We decide to go to Wraith, reasoning that even if we see no wolves there, we can still drive to Hayden early enough to see other things.
Barb and I are the very first to arrive at the Wraith Falls lot. Unfortunately, it is way too dark to see anything. We sit quietly with our lights and motors off, hoping for howling.
Itís not long before we are joined by others. Seems as though the word has spread. By first light at 7AM the lot is jammed full and cars are lining the road for a quarter mile to the east.
We do find the carcass and plenty of birds on it, but I see only one coyote.
However, itís nice to have a chance to say hello to all my Northern Range wolf watcher friends. I see Becky & Chloe, Colleen and Des, Calvin and Lynette, Susan and Reve and Larry & Linda. If not for this morning, I would have missed most of them.
Rick is here too, which pretty much tells me Iím not missing wolves in Lamar.
Calvin says he was here last evening and watched the Rescue Creek pack come down from Everts around 6:30. He said they fed for a while but it got dark fast. He and Lynette think the carcass is spent and they wonít be back.
At 7:45 Barb and I head back to Hayden. I find that driving the road from Mammoth to Norris so much easier in the daylight!
Swan Lake Flats is extremely pretty this morning in intermittent sun. By the time we reach Canyon, though, the day has turned dreary. We see no wolves, no elk, not even bison!
But I appreciate the fact that there are so few cars or people here.
We drive on to 3 panel and scope for a while, finding three groups of elk on the hills across the river. There is some interesting interaction between several cows but mostly they graze peacefully.
I find a red tailed hawk perched in a tree.
When more rain comes, we decide against another run to the east. Instead, weíll go south west, through Gibbon Canyon and on to Fountain Flats. We want to check out the Wapiti situation there.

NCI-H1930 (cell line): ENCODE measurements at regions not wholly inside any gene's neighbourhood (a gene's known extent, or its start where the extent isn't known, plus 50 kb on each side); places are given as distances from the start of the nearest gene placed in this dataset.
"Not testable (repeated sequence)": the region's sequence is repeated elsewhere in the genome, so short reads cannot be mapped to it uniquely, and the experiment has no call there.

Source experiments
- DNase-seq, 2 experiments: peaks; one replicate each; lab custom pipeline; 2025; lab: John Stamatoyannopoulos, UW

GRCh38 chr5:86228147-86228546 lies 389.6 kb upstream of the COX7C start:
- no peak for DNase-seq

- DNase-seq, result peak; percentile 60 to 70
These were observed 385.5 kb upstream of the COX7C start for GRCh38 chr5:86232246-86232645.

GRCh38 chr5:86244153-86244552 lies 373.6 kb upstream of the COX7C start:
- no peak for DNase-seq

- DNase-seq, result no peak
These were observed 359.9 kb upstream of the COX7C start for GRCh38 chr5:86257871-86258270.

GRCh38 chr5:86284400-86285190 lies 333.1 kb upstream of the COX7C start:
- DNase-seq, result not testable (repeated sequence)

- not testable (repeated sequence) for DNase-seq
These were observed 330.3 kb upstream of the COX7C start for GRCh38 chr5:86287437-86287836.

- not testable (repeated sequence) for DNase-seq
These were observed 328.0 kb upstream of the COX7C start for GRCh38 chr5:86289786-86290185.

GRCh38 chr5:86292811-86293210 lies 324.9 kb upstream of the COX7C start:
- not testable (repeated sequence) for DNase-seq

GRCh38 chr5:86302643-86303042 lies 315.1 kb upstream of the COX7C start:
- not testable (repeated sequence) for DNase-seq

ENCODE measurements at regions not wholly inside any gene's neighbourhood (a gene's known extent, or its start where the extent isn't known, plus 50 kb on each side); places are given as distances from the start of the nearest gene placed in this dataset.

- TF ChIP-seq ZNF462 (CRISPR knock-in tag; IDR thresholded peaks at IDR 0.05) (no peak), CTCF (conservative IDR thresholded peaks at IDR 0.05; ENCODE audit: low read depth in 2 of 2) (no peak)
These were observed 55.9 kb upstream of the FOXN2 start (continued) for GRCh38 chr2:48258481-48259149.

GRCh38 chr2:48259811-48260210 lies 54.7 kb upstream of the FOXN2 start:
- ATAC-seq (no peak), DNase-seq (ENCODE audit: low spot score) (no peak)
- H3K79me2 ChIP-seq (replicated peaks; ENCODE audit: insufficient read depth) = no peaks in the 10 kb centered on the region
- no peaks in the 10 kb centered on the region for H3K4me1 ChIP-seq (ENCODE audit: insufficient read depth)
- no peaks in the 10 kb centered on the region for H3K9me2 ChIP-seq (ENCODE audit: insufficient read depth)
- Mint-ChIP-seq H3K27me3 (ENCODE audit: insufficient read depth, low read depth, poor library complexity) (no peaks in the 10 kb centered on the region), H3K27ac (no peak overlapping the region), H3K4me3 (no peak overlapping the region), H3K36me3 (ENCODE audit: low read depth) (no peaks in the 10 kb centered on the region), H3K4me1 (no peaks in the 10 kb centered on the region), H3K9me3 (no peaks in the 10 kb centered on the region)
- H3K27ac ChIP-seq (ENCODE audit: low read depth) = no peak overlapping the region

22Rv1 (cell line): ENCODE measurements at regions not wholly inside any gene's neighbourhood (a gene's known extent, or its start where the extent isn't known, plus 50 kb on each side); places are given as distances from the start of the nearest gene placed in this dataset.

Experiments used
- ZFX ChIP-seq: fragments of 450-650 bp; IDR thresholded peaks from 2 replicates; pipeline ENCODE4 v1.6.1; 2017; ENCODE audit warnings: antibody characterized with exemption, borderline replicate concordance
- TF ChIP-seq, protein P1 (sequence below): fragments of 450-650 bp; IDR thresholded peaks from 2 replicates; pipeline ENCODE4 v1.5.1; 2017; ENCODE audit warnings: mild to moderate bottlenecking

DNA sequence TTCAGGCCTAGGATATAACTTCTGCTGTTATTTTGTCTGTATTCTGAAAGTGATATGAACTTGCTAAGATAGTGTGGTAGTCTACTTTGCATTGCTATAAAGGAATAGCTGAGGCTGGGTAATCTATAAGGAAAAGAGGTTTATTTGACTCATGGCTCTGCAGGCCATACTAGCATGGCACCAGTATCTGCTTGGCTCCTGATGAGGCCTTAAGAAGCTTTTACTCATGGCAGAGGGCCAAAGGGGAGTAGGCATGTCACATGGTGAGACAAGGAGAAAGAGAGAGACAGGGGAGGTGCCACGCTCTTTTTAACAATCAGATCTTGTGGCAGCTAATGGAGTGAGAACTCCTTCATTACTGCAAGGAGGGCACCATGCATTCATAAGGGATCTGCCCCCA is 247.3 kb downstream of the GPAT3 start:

As we turn towards Madison Junction, I reflect again on how long itís been since I drove this way. I have done so many times during summer visits but not much during the fall. So I find myself enjoying new vistas all along the way.
And I donít mean to sound misanthropic, but driving these roads in October with such light traffic is so much more enjoyable than being stuck behind a slow RV.
I am reminded of the endless variety and beauty that Yellowstone has to offer.
On the way from Madison Junction towards Fountain Flats, I am amazed to see how thick the new growth forests are, on both sides of the road. In my early visits I often camped at Madison, so I got familiar with this particular drive. In those early days, only a decade after the devastating fires, the new growth was only a few feet high, allowing me to see far beyond the road to distant mountains. But now, itís a wall of forest.
We arrive at Fountain Flats and accidentally bring the rain with us. We still explore a bit but decide against walking anywhere.
Time to go.
We drive back to Madison Junction and out through the West gate.
Itís been a very long time since I drove 191 and I donít think Iíve ever seen it in October. There are some absolutely stunning views and gorgeous fall color, purple, orange, pink, russet, scarlet and gold.
But when we get into Gallatin Canyon, the rain increases. I make use of the many handy pullouts so cars behind me can pass.
At Gallatin Gateway we leave the highway and take the rural route back to Bozeman, through lovely farm country. We pass a flock of wild turkeys and even more gorgeous fall color. Eventually we get to Cottonwood where we part company.
The sky is beginning to clear when I reach my condo at 3:15
Today I saw: bison, 2 coyotes, elk, a red-tailed hawk, turkeys and the spirits of Allison and Richard.